Personally I see this as a great capability but also realize that there will be some gotchas. Specifically in that when a Group is created, an Exchange Distribution list is created. This is helpful since you’re able to have message traffic sent to this address. However if you think about the use case where a Group is deleted and the users fail to realize that the e-mail address that they received notifications on now no longer exists, there may be problems for end users.

Additionally it should be noted per the configuration documentation that an Azure AD Premium license is required to implement Office 365 Group Expiration – if you don’t have these they’re available at a per user cost and have several benefits in addition to this.

All in all, definitely an exciting feature and functionality but wondering how things will work for organizations where end users are truly business users that don’t quite understand all the components of an Office 365 Group or what the information lifecycle truly is…

Reston SharePoint User Group – August 2017

Every so often, I take a few nanoseconds and reflect on the activities within the community. Like everything in life, things ebb and flow. In the case of the SharePoint and Office Server and Services community though, it continues to thrive. This past weekend the Women in SharePoint Group within the DC area hosted a terrific set of sessions. The other SharePoint and Office 365 user groups in the area continue to grow in their respective communities, supporting their members and helping to continue to encourage growth in knowledge and practice.

This week at the Reston SharePoint User Group, we had the privilege of Matt Wade of H3 Solutions presenting on Microsoft’s Groups capability and how it relates to end users and the solutions that they are looking to build on top of the Office 365 platform.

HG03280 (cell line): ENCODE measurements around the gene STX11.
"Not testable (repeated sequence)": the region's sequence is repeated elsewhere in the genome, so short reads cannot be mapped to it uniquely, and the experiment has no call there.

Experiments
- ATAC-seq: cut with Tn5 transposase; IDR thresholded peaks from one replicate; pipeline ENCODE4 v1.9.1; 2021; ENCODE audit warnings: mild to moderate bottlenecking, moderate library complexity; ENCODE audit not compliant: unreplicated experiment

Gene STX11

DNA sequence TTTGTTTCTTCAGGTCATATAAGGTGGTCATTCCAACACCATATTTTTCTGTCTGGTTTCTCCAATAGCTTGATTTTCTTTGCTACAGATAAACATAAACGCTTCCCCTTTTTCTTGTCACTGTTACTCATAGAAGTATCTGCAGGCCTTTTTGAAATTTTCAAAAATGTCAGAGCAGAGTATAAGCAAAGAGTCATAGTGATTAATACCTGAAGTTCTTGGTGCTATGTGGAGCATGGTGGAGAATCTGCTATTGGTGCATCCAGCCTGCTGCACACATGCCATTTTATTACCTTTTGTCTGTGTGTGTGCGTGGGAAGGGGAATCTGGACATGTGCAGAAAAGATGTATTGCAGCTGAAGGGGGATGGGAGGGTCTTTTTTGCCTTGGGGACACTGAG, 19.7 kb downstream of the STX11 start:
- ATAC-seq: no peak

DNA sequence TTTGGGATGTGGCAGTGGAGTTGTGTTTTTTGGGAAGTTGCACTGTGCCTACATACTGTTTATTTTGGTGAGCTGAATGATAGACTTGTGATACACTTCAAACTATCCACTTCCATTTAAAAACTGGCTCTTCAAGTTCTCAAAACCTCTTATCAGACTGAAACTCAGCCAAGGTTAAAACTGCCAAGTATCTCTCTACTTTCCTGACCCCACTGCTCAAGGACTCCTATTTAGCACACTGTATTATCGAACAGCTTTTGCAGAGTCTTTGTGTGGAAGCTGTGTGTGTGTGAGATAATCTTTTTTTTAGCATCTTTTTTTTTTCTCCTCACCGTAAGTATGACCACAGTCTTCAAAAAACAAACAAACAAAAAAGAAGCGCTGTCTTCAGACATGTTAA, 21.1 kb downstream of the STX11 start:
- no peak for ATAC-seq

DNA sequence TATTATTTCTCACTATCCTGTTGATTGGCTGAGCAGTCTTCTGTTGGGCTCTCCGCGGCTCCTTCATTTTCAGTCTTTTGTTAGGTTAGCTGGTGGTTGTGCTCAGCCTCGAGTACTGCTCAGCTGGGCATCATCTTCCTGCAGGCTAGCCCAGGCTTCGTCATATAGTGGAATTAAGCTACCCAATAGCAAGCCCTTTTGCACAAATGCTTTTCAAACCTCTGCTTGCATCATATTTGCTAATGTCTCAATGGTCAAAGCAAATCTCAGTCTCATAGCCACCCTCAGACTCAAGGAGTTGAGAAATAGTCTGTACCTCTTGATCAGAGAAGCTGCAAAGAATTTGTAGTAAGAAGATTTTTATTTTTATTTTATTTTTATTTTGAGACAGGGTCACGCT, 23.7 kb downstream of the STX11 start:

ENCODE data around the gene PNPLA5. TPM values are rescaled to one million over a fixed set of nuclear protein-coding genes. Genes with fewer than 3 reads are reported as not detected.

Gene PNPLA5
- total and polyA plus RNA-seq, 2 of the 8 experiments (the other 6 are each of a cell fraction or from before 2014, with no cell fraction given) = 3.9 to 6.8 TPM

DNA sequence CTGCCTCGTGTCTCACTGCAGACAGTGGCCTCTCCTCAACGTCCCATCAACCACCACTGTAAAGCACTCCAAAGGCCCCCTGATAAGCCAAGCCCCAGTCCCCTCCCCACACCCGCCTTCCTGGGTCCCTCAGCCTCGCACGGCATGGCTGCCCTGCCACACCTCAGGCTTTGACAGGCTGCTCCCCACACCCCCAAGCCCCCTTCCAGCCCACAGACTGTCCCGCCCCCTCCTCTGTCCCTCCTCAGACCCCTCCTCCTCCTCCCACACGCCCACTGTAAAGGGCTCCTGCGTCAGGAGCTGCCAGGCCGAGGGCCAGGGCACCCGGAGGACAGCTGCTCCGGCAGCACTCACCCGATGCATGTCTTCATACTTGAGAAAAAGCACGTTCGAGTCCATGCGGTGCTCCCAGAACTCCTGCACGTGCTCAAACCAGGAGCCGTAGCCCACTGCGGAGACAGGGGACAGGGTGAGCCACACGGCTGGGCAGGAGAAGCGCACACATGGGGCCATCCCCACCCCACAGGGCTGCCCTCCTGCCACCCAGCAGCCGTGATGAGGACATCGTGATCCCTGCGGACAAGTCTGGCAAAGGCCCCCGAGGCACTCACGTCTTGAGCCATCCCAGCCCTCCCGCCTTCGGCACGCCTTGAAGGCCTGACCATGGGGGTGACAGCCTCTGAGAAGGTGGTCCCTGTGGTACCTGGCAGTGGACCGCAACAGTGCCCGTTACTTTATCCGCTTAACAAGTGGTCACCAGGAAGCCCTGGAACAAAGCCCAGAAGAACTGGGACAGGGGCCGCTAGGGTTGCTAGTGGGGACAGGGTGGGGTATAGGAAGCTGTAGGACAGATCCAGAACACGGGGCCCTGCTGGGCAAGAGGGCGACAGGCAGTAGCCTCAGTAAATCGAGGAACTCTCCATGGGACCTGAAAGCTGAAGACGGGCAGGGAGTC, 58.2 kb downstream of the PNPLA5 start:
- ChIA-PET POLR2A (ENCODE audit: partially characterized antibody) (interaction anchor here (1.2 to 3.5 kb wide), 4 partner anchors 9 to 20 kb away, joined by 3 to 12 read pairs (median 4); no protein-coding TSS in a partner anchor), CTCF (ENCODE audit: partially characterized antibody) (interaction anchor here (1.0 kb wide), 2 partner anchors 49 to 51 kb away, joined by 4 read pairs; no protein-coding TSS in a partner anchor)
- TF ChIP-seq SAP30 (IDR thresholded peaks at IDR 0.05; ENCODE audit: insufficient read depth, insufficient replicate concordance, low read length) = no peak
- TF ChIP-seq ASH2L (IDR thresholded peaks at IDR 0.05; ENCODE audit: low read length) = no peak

Matt brings the topic down to earth and rather than getting muddied in the provisioning that takes place behind the scenes for Groups to work appropriately, he hones in on the end user and their interactions with Groups and their benefits to the users.

All in all, a decent turnout for the presentation and great engagement with the group. Thanks to Matt for presenting and also for the attendees for engaging and continuing to thrive! I look forward to having the honor of working with Microsoft and the local Community to continue to help users find benefit from tools that they’re provided with.

If you’re not engaged with one of the local area user groups in the DC area, check out Reston SPUG, they meet the first Monday of the month typically (holidays sometimes push the group to meet the second Monday).

Provisioning an Office 365 Tenant

During most Office 365 IT Pro sessions related to getting started with Office 365, a tenant is needed for demonstration purposes.  This usually only lasts about 5 minutes of the overarching presentation, but I’ve found it helpful for when an individual needs to see exactly how it’s completed.

As such, I’ve started a new series of sorts on the topic of IT Pro related topics and basic walk throughs.  For provisioning an Office 365 E3 / E5 tenant, there’s a quick walkthrough available here: